To say that these last three weeks have been a whirlwind would be an understatement. …
Submitted by Shyla Heagy, RVT
There are some things you should consider before you communicate with someone in the veterinary community. We communicate daily at work and in our personal lives. How you communicate in your personal life and in your profession can be very different but should be treated the same. There is a level of professionalism required when communicating within our profession. You must be mindful of the professional/private friendships that form and when and what is appropriate to discuss work-life matters. Those friendships that are with colleagues can seem to form a grey area around where to draw the line. So do not consider it a grey area at all, being a part of the veterinary community, we are professionals. Even when we are not at work or not speaking with a fellow veterinary team member, we should be upholding professional communication that is courteous and we should avoid being slanderous. Our personal behaviour does reflect on who we are as professionals as well as affects the public’s perception of the veterinary community. The SVMA and SAVT hold their members to a high standard of professionalism, compassion, and good character. This is reiterated in the Bylaws, which should be read and understood before considering entering the profession to strive towards maintaining a high level of excellence. Following the Bylaws allows its members to be united and more consistent in how they conduct themselves.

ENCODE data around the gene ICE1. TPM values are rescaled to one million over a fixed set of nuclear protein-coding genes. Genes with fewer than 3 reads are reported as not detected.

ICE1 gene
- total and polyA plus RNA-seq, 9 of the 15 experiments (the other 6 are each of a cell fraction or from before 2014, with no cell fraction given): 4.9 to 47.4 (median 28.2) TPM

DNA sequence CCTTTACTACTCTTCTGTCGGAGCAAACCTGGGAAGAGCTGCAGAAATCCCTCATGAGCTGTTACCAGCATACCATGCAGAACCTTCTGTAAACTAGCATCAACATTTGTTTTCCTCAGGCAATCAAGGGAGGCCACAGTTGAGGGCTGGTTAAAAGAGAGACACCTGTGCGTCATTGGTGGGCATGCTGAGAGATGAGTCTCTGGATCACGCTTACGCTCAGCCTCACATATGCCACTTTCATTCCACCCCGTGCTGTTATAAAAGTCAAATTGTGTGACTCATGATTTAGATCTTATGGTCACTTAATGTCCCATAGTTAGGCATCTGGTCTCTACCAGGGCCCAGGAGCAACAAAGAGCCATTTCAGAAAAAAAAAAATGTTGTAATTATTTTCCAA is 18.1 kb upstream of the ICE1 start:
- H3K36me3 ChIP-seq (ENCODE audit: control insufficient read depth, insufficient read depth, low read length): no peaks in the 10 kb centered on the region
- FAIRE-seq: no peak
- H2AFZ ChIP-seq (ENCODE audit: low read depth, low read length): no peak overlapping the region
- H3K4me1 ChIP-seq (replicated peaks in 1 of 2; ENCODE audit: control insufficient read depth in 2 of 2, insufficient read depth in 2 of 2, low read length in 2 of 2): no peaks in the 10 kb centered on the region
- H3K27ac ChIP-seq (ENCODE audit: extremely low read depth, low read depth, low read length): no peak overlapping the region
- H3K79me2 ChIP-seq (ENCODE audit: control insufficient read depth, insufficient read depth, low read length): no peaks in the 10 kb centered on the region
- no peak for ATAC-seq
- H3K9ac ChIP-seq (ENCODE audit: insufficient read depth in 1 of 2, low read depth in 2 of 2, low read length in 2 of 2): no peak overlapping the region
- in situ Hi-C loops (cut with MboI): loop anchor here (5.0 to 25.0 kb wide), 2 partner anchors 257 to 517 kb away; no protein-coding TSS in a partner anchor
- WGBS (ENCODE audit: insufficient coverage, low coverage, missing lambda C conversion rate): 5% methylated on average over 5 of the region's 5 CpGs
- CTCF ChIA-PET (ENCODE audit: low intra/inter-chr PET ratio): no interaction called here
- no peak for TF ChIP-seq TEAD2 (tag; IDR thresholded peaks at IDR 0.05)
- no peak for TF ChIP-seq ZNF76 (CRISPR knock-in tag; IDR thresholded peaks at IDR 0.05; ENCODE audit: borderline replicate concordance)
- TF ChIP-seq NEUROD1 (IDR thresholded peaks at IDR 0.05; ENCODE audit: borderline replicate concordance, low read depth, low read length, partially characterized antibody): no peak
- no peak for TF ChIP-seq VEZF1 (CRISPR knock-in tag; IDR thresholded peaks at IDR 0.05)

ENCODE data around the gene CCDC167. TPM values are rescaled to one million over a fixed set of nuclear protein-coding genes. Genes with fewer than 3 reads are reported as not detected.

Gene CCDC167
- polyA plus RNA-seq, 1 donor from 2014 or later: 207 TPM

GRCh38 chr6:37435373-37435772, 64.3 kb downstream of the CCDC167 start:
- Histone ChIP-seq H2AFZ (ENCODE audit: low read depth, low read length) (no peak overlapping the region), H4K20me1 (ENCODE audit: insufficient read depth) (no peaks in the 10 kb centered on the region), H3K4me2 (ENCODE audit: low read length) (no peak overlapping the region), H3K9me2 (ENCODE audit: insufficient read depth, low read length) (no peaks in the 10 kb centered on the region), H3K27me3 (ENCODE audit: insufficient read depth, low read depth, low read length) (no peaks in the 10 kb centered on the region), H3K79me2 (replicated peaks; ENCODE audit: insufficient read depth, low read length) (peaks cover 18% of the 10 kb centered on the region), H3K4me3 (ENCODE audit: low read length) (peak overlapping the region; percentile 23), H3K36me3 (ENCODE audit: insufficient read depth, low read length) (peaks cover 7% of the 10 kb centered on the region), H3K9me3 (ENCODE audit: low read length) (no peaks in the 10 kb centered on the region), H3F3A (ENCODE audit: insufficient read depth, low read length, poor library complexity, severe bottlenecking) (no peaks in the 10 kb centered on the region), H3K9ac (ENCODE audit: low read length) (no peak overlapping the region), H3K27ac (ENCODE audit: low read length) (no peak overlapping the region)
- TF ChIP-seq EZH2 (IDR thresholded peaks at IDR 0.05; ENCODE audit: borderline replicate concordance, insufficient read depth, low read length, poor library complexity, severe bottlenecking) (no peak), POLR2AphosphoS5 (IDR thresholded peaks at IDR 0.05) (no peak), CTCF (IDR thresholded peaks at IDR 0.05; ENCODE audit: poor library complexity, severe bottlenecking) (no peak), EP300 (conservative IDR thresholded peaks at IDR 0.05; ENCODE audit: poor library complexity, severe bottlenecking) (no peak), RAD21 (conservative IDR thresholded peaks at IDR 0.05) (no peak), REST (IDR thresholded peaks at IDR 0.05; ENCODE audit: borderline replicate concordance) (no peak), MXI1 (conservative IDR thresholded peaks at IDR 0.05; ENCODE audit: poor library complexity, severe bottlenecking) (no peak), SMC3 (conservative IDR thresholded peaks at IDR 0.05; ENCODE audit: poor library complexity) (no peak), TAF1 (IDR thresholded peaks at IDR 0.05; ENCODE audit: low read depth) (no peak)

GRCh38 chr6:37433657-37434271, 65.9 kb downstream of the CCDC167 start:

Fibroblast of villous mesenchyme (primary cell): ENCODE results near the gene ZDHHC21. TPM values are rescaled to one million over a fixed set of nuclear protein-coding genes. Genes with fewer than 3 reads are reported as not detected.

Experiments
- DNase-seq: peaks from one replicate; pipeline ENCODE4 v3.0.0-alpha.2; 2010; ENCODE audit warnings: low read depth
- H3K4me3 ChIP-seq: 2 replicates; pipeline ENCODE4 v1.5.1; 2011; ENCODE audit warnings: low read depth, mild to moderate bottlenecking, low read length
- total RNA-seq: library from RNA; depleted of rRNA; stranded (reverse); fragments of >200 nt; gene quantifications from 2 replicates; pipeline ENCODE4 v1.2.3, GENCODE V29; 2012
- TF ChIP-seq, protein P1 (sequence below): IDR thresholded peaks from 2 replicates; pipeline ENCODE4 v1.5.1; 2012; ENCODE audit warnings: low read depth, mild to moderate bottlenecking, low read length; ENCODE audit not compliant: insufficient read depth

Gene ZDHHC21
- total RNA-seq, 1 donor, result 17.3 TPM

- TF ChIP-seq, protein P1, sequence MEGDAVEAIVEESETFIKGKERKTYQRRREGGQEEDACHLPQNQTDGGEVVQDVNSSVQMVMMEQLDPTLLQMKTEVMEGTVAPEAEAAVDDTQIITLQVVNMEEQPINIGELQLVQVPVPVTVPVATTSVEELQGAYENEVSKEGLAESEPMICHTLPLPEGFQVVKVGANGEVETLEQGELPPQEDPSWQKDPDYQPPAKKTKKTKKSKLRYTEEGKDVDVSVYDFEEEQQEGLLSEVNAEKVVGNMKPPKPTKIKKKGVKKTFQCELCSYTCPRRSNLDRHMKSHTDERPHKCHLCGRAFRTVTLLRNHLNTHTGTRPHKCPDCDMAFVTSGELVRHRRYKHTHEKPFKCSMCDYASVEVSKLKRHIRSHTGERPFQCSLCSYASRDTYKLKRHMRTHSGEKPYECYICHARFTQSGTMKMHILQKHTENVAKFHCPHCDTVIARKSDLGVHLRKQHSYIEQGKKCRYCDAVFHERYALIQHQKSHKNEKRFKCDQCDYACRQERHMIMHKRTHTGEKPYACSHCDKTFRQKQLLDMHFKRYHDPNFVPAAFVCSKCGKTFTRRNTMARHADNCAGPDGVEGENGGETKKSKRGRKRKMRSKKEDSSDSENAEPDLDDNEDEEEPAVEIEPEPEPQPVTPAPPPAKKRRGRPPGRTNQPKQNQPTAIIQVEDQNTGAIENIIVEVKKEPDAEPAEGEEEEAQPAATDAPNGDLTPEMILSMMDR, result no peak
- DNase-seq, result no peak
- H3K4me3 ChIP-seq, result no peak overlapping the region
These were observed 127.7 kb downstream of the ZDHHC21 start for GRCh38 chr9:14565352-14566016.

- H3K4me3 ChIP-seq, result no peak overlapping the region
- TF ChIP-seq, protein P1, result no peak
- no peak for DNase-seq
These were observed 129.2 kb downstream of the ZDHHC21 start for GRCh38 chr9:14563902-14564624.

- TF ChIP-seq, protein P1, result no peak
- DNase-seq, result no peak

In our Bylaws and Veterinarians Act of 1867, there is a standard by which we are to treat others in the veterinary community and how we are to uphold professionalism for the good of our associations. We need to be able to communicate within our profession for the good of the animals. This is stated in the following Bylaw Section 12.3 h) Members shall communicate with each other to ensure the health and welfare of any animal or group of animals. When communicating concerns in a professional manner there are a few things to consider. Are you speaking to the appropriate person about the matter and is your context professional? If there is a conflict you should consult with an employer, supervisor, manager, or someone with the SAVT or SVMA to see if the issues can be resolved. They can guide you to the proper procedures and offer you an outside view. If it is about another clinic do not contact them directly, speak to the SVMA. If something is bothering you, you do not publicly or privately contact people about conflict because it can be received negatively. Many things can be taken out of context, if you feel you need to speak to someone there are options for counselling services available through our association. You can speak about your thoughts and issues without it being made public because it would confidential. Practice Standards Section 5g F: Members individually and collectively, shall uphold the integrity of the veterinary profession and must maintain the trust of their clients and society through exemplary standards of clinical practice and conduct including competence, accountability, honesty, fairness, compassion, and confidentiality.